Not for the first time, an Oval Office tweet missed the point by the sort of distance normally found only in astrophysics. Donald Trump had been watching TV reports of France's gilets jaunes disturbances. What had struck him, he announced, was that the protests 'don't take into account how badly the United States has been treated on trade by the European Union, or on fair and reasonable payments for our GREAT military protection'.
Well, you have to hand it to the Oaf of Office. He wasn't wrong. Indeed, he had chanced upon one of the very few topics that these protests are not
about. They have nothing whatever to do with EU trade policy or NATO contributions. What is harder to say, four months into the gilets jaunes phenomenon, is what exactly they are
now all about.
This lack, or rather dissolution, of focus is one reason why, at long last, the remarkable insurgency of the gilets jaunes is losing momentum. At first its great strength, having started with a narrow objection to fuel price rises, was the ability to accumulate and absorb other grievances and thereby mobilise an expansive coalition of discontent with President Macron and his reforms.
But now these multiple goals look more like weakness. A disparate agenda is reflected in increasing structural fragmentation and dissonance. There is no agreed leadership, and vituperative disagreement about strategy. Different factions accuse one another of hijacking and betrayal. This, plus the unwholesome nature of some of those dominating coverage of the protests, is chasing moderate supporters from the fray. When career idiots from the far extremes of left and right find common cause, it is usually time for sensible folk to be somewhere else. Once people told you: 'I don't approve of the violence, but…'. Now they say: 'I still support the cause, but …'.
That it has taken so long for disillusion to set in bears testament to the breadth of dismay at the damage done to France's way of life by a decade of economic torpor, to the failure of Macron to engage with the dispossessed, and to a tacit acceptance of the well-timed riot as a legitimate means of capturing political attention. So, week after week, people find their thoroughfares blocked, their transport disrupted and, here and there, windows and heads being broken amid smoke, tear gas and flying missiles. Every Sunday they wake to the latest toll of injuries, arrests and deaths, and to fresh ministerial denunciations of the provocateurs said to be orchestrating the mayhem.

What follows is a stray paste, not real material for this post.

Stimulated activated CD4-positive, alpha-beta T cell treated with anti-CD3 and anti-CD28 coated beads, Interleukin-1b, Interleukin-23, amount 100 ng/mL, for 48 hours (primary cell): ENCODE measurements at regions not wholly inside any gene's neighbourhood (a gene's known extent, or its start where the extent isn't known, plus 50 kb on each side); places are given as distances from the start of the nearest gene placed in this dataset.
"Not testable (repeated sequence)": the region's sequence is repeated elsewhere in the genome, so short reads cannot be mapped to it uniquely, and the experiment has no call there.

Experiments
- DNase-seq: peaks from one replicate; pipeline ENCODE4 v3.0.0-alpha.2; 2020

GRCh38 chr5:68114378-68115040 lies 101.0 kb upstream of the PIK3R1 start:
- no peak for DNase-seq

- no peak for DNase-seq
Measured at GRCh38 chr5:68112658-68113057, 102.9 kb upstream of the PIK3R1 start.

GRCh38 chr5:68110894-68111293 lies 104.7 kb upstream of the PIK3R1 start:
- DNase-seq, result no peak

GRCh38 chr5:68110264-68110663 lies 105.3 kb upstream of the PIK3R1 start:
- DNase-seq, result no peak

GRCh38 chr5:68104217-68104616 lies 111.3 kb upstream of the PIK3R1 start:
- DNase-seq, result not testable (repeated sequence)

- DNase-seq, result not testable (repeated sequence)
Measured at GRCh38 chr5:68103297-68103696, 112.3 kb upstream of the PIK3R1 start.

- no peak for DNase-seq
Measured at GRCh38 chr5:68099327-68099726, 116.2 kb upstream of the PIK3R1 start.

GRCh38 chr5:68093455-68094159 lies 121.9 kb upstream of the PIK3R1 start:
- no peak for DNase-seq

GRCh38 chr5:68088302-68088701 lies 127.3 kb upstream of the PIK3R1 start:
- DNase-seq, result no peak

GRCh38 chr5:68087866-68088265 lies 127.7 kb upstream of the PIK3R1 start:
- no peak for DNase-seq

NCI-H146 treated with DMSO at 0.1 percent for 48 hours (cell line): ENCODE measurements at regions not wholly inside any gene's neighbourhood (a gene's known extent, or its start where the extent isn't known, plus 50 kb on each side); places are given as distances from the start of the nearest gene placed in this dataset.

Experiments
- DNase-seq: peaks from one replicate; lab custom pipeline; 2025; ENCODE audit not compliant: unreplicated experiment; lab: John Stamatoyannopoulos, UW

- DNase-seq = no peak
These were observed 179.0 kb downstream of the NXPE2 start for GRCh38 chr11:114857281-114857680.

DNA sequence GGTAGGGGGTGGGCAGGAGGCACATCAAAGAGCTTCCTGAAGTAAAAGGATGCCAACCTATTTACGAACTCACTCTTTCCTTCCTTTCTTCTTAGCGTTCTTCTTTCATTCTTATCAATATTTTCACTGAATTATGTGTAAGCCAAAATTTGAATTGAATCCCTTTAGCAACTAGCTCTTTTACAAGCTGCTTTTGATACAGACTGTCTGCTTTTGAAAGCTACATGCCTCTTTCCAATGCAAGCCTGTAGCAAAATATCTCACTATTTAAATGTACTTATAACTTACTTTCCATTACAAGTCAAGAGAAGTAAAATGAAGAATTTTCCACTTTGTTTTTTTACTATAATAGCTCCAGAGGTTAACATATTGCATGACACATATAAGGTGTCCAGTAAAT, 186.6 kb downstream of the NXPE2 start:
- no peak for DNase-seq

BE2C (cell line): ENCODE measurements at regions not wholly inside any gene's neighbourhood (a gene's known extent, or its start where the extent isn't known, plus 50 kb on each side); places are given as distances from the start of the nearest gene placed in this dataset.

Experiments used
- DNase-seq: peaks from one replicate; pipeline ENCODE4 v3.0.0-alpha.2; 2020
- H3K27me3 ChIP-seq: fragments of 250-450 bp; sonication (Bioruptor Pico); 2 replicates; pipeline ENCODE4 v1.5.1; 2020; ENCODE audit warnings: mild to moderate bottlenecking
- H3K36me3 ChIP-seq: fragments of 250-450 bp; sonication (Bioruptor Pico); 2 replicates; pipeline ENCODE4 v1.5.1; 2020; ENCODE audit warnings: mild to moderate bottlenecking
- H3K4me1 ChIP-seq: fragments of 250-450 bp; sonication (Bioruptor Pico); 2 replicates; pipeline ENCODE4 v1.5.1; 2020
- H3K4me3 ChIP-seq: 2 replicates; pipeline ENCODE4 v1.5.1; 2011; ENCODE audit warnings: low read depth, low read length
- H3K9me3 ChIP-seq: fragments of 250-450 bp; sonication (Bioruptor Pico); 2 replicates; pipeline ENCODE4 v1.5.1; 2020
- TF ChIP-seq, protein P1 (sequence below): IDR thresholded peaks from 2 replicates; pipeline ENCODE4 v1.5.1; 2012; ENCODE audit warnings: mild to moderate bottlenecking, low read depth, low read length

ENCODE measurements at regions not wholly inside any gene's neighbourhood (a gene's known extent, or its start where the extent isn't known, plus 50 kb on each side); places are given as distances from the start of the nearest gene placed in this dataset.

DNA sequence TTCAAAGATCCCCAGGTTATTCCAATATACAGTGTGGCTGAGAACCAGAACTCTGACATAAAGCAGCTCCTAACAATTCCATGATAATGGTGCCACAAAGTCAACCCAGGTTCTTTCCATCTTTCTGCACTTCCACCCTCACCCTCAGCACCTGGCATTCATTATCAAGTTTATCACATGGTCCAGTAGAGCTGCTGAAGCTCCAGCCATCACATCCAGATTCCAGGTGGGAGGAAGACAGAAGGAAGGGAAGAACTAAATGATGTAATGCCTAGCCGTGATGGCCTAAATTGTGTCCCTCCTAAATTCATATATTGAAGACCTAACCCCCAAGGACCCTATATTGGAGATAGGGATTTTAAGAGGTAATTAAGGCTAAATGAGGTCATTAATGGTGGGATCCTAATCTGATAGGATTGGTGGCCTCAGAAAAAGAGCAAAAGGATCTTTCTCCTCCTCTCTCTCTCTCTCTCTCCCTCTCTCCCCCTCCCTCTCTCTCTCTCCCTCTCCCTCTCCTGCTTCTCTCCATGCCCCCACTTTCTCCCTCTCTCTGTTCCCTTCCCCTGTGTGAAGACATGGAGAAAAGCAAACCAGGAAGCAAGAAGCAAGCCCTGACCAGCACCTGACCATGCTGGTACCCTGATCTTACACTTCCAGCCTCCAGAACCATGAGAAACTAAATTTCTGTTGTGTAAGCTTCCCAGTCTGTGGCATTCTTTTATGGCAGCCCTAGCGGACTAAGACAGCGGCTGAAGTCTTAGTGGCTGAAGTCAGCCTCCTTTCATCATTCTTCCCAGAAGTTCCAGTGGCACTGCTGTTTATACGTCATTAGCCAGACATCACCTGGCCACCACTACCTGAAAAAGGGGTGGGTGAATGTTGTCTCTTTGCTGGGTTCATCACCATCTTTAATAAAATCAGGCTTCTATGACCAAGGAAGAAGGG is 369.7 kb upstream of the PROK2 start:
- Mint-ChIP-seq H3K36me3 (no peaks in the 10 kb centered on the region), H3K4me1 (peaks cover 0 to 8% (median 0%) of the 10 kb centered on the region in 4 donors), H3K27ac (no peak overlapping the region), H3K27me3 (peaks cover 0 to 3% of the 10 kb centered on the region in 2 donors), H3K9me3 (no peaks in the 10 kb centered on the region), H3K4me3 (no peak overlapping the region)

The fuel tax grievance was shelved long ago. The minimum wage has been raised, and austerity eased by some 10 billion euros. A 'national conversation', reminiscent of the street-by-street discourse that brought Macron's En Marche movement to power, has been launched to show that the president has a receive mode as well as a transmit one, whatever his manner. It got off to a pitiful start when the committee set up to run it rebelled against ham-fisted government attempts to confine its curriculum, but the scale cannot be faulted. There are public meetings in every town, debate supplements in local newspapers, travelling trailers in marketplaces, letters to every home. Meanwhile, emergency laws target known agitators, and the riot police lay about them freely with all the unpleasant weapons in their arsenal. Prominent protestors have been arrested, like Eric Drouet, or wounded, like Jerome Rodrigues.
Until very recent weeks, none of it has seemed to be doing much good. Even when the violence was at its worst, public support for the underlying cause held remarkably firm. Adverse headlines seemed to make little impact on a movement welded together by social media. Two million people were said to be in touch in this way. One public poll in January showed that 85% deplored the violence, but 72% continued to support the cause. Here in the Languedoc and elsewhere, a high proportion of drivers continued to show solidarity by displaying a gilet on their dashboard. They were especially ubiquitous in white vans, the lifeblood of an economy heavily dependent on small traders, growers, caterers and retailers.